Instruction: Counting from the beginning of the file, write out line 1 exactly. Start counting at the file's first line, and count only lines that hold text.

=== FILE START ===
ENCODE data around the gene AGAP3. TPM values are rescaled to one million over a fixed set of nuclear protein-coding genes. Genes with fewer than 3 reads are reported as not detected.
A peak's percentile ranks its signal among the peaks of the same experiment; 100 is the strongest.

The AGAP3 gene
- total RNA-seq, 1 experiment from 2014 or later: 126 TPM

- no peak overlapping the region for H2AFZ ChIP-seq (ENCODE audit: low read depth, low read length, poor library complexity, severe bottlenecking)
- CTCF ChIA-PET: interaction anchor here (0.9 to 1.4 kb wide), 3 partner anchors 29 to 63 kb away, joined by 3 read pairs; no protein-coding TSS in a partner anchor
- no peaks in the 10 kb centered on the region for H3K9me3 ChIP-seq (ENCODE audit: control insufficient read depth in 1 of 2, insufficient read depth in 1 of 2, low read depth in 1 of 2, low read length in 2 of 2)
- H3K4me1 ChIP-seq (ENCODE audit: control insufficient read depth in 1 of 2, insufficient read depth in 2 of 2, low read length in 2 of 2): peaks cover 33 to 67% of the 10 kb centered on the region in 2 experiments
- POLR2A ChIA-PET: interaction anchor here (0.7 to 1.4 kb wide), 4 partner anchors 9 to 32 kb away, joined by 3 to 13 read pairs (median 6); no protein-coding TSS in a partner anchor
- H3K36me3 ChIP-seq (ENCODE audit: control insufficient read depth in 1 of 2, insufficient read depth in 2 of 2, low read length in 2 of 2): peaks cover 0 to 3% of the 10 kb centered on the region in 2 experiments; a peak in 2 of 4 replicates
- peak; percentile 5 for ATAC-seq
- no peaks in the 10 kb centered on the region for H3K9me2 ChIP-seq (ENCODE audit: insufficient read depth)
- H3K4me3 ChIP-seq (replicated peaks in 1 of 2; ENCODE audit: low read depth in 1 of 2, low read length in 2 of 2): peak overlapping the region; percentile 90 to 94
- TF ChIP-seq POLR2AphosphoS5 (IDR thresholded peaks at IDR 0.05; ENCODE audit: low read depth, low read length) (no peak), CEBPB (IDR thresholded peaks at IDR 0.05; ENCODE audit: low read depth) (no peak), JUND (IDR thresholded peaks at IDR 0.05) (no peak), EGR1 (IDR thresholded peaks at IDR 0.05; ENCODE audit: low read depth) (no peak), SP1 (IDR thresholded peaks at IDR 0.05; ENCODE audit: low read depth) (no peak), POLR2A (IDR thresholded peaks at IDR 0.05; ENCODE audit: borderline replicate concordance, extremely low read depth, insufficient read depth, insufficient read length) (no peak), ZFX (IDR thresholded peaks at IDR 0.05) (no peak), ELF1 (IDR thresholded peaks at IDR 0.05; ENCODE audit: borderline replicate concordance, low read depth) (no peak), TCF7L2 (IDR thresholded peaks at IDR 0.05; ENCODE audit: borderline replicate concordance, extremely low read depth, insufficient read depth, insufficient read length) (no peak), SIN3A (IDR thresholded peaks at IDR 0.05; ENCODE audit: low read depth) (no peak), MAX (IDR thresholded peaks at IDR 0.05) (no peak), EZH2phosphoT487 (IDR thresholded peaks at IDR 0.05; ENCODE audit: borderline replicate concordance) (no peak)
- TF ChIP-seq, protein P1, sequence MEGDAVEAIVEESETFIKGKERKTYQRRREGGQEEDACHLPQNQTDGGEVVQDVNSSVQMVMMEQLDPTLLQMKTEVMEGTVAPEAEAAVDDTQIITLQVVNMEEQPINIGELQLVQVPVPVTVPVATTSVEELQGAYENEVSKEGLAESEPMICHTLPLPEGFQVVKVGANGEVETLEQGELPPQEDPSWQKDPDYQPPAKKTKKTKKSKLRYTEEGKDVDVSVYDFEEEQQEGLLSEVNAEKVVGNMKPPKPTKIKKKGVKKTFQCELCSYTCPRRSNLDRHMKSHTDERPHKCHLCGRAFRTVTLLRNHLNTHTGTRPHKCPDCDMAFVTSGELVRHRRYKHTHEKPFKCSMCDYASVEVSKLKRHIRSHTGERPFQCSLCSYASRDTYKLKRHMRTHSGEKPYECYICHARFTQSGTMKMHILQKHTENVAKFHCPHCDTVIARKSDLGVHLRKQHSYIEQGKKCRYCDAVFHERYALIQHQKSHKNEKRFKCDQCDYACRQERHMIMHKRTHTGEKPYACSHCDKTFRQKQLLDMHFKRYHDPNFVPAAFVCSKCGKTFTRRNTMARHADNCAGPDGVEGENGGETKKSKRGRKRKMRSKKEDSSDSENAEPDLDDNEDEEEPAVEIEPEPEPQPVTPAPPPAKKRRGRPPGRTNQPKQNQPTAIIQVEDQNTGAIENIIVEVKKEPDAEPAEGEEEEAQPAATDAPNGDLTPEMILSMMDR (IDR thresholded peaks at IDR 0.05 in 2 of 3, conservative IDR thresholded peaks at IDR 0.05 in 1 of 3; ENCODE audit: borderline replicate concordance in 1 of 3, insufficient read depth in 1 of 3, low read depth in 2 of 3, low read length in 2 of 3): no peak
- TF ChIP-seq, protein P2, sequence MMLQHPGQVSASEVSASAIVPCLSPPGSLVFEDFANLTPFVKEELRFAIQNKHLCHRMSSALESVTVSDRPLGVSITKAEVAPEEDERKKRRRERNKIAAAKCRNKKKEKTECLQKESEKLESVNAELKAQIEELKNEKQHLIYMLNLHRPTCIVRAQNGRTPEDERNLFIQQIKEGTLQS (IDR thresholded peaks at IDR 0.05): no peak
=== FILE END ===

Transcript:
ENCODE data around the gene AGAP3. TPM values are rescaled to one million over a fixed set of nuclear protein-coding genes. Genes with fewer than 3 reads are reported as not detected.